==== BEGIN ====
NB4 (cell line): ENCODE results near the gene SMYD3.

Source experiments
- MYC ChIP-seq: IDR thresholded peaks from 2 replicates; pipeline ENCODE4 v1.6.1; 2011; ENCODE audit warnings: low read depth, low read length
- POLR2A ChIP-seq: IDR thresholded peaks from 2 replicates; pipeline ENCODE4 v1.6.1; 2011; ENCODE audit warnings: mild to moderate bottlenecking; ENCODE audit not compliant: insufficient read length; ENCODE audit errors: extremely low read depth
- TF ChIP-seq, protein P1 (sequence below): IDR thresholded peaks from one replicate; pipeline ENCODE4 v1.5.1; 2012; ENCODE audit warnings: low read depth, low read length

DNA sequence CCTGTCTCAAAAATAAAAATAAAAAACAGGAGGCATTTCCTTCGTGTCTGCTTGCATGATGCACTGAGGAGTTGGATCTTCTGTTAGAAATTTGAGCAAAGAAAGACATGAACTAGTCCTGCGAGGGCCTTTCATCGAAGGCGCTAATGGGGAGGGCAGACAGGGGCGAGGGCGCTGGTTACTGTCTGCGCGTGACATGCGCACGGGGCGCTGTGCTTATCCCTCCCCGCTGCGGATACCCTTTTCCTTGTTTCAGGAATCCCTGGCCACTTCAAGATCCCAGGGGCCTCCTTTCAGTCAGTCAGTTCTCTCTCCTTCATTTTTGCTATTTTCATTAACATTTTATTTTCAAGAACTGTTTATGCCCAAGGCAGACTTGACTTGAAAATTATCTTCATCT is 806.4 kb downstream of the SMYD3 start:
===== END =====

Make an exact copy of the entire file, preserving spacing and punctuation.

NB4 (cell line): ENCODE results near the gene SMYD3.

Source experiments
- MYC ChIP-seq: IDR thresholded peaks from 2 replicates; pipeline ENCODE4 v1.6.1; 2011; ENCODE audit warnings: low read depth, low read length
- POLR2A ChIP-seq: IDR thresholded peaks from 2 replicates; pipeline ENCODE4 v1.6.1; 2011; ENCODE audit warnings: mild to moderate bottlenecking; ENCODE audit not compliant: insufficient read length; ENCODE audit errors: extremely low read depth
- TF ChIP-seq, protein P1 (sequence below): IDR thresholded peaks from one replicate; pipeline ENCODE4 v1.5.1; 2012; ENCODE audit warnings: low read depth, low read length

DNA sequence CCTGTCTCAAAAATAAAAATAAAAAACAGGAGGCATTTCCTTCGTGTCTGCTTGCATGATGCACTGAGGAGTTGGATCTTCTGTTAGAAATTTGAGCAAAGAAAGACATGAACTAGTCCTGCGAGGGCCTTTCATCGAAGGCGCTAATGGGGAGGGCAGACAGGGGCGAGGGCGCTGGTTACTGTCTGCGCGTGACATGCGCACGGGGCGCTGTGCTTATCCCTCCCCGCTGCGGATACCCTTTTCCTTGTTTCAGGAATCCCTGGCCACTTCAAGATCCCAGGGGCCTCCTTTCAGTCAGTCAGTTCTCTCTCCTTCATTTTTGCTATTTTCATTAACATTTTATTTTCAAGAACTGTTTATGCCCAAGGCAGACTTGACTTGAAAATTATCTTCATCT is 806.4 kb downstream of the SMYD3 start: